Japanese sensation, Yu Darvish
It's mid-December and the Red Sox still need a right fielder, a closer and two starting pitchers. The problem is that they've already committed about $170 million in payroll for 2012.
Many Sox fans likely feel that ownership should just suck it up and spend the necessary money needed to address the rotation and bullpen. Perhaps the club can go cheap in right field with Josh Reddick and Ryan Kalsih, but they'll need to spend to acquire pitching.
However, even if the Sox decide to throw caution to the wind and eclipse the luxury tax threshold, there's still a serious problem that even bundles of money cannot address.
Hardball Talk ranked the 111 best free agents available this offseason. Here's a list of the remaining free agent pitchers (starters and relievers). As you can see, it's hardly an exciting or enticing bunch.
9. Edwin Jackson (Cardinals) 14. Ryan Madson (Phillies) 15. Hiroki Kuroda (Dodgers) 18. Roy Oswalt (Phillies) 20. Javier Vazquez (Marlins) 21. Paul Maholm (Pirates) 24. Francisco Cordero (Reds) 34. Joel Pineiro (Angels) 36. Jason Marquis (D-backs) 41. Bartolo Colon (Yankees) 52. Darren Oliver (Rangers) 57. Brad Lidge (Phillies) 65. Kerry Wood (Cubs) 66. Rich Harden (Athletics) 70. Jon Garland (Dodgers) 74. Brad Penny (Tigers) 77. Chad Qualls (Padres) 78. Jeff Francis (Royals) 85. Mike Gonzalez (Rangers) 88. Livan Hernandez (Nationals) 93. Fernando Rodney (Angels) 94. Jason Isringhausen (Mets) 97. Kevin Millwood (Rockies) 100. Ben Sheets (N/A) 04. Aaron Cook (Rockies) 106. Guillermo Mota (Giants) 108. Zach Duke (D-backs) 109. Dan Wheeler (Red Sox) 111. Chris Young (Mets)
Given the dearth of available talent, perhaps the Red Sox will instead attempt to make a trade for pitching — and they needs lots of it. More on that in a moment.
According to the Boston Herald, the Red Sox remain interested in White Sox pitchers John Danks and Gavin Floyd, as well as the Oakland A’s Gio Gonzalez and the Houston Astros’ Wandy Rodriguez. The Sox are also still interested in Athletics closer Andrew Bailey.
The question is, after trading away some of their best minor league talent to acquire Victor Martinez and Adrian Gonzalez in recent years, what's left in the Sox farm system that other teams might covet? When it comes to top prospects, the Red Sox cupboard is largely bare.
Kevin Youkilis, who will be 33 at the start of next season, who has not played in more than 136 games in any of the last three seasons, and whose numbers have also been in steady decline? Clearly, the Red Sox would be selling very low.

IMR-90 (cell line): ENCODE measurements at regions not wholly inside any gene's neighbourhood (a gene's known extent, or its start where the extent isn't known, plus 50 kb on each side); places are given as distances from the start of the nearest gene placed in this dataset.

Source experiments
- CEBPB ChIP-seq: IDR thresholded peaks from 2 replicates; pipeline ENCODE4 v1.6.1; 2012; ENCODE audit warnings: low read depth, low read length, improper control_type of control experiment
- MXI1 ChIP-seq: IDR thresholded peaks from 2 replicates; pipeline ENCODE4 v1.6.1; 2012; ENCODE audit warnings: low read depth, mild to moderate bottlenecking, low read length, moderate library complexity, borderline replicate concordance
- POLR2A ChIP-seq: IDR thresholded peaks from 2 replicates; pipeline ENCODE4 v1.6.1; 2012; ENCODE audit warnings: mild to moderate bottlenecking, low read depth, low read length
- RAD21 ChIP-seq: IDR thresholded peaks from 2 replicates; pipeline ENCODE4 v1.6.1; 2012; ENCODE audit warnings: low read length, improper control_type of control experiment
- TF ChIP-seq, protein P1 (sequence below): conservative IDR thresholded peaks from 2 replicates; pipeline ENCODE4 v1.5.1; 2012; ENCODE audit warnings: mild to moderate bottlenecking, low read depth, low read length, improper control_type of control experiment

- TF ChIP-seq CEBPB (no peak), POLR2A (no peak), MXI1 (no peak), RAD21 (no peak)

According to FOX Sports’ Ken Rosenthal, the Rockies have expressed interest in executing a trade for Marco Scutaro. Perhaps the Sox could secure a pitcher in exchange for the veteran infielder. Though Scutaro is older and costlier, he's also tougher and better defensively than Jed Lowrie. Scutaro has a lot of heart and grit. He's given the Sox much more than anyone could have reasonably expected over the last two seasons. The Sox need more guys like him, not less.
Surely the Sox have been shopping both Lowrie and Josh Reddick. However, neither has established himself as a solid everyday major leaguer. Even in a package, the pair would have limited trade value.
Michael Bowden? Who wants him?
Felix Doubront? Don't the Red Sox already have a shortage of pitching?
Which brings us back to the other problem — aside from money.
The Red Sox typically carry 12 pitchers on their roster; five starters and seven relievers. At present, the Sox have Josh Beckett, Jon Lester, Clay Buchholz, Daniel Bard, Alfredo Aceves, Bobby Jenks, Matt Albers, Franklin Morales and Andrew Miller on their roster. That's nine pitchers, no matter how you assign them.
The reality is that Red Sox' pitching is really thin right now. So, even if the Sox somehow have faith in all of those guys (which seems dubious), they'll still need some combination of three more starters and relievers, depending on what they do with Bard and Aceves.
At this point, how can the Sox possibly rely on the up-and-down Jenks, who just had minor back surgery yesterday in Boston?
Anyone want to roll the dice with Kyle Weiland again? No? Me neither.
How about Junichi Tazawa, a pitcher who has a 7.31 ERA in nine big league appearances over two seasons? The 25-year-old had reconstructive surgery on his pitching elbow in April, 2010 and missed the rest of the season.
After rehabbing, Tazawa returned to the minors last season and posted a 4.61 ERA in 22 games played between Salem, Portland and Pawtucket.
Tazawa may be useful to the Sox at some point next season, but not in the first few months.
Given the unpredictability of Jenks, Albers and Morales, the Sox might actually need to add five or six pitchers before spring training. That's a tall order.
Given the Red Sox apparent payroll limitations and the absence of highly coveted prospects (Jose Iglesias, anyone?), the Red Sox will face some serious challenges in filling the numerous holes in their rotation and bullpen.
Boston will take $52.70 million off the books this winter. But about $33.20 will be added back in due to player raises. That leaves approximately $20 million to use in building the roster. However, by accepting arbitration, David Ortiz will probably eat up about $14 million of that.
That's a tough position for the Sox to be in; they need multiple pitchers and the new year is right on the horizon.
Yu Darvish, anyone?
After all, it's only money.